Login Sign Up
 
 
 
 
 
 
 
Where the Streets Have No Trucks

By John Spain

DUBLIN became a transformed city this week as the new ban which keeps trucks out of the city during the day came into operation on Monday morning.

The effect was immediate. The hundreds of trucks that used to clog up the city streets, belching fumes and intimidating car drivers, cyclists and pedestrians, were gone. Suddenly the city was a bit like it used to be 10 years ago, quieter and calmer, with a significant reduction in traffic congestion.

The truck problem had become impossible in the last decade, as you will know if you have been here. There were two reasons for this the location of the port and the Celtic Tiger boom.

We are an island nation and Dublin Port is the biggest port in the country, located just down from the city center where the River Liffey runs into the sea. So trucks going to and from the port have always had to go through the city before they could get to the main road network to the rest of the country.

In pre-boom days this was merely unpleasant and a nuisance. But as the Celtic Tiger took off and trade multiplied the situation became impossible.

Most of the trucks used the routes through the city along the quays on either side of the Liffey, which took them straight past O’Connell Bridge and its crowds of pedestrians. Other truckers tried to escape the congestion on the quays by meandering through residential areas.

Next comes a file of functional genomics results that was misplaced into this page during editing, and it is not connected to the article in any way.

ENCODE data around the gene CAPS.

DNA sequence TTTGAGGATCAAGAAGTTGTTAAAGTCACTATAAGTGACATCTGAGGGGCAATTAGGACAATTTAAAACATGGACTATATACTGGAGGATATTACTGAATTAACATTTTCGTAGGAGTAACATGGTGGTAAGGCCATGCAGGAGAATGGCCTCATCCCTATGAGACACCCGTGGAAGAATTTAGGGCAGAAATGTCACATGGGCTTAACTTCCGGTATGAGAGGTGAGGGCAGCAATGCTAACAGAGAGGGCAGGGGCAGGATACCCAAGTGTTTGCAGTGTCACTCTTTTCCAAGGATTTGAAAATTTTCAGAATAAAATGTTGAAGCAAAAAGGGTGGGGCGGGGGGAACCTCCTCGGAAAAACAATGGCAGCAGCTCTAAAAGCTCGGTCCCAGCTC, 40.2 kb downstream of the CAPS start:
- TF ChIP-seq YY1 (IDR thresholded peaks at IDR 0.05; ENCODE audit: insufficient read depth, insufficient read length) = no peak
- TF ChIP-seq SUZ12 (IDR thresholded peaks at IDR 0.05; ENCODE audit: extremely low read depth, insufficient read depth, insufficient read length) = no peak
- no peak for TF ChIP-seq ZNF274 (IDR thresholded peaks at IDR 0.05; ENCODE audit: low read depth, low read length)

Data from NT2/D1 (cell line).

Every morning and evening, and lately throughout the day, the trucks turned the city center into a nightmare, with convoys of them dragging their huge loads through the historic streets, past groups of startled tourists.

A situation that used to be just unpleasant and unhealthy also became highly dangerous. Cyclists and pedestrians have been killed in accidents in the city center involving big trucks in the last few years. At its worst on busy days, some parts of the city center seemed to be completely full of trucks.

The first step in sorting out this mess was the Dublin Port Tunnel, built over the past few years at a cost of *750 million and finally opened before Christmas. It is a few miles long and runs from the port under the north side of the city emerging near the M50 C-ring motorway that wraps around Dublin. From the M50, trucks can access the main routes to Waterford, Cork, Limerick, Galway and the North.

Even at busy times, trucks can get from the port to the M50 beltway in under 10 minutes. And the tunnel is free for trucks. So you would think that all the truckers would be willing to use it.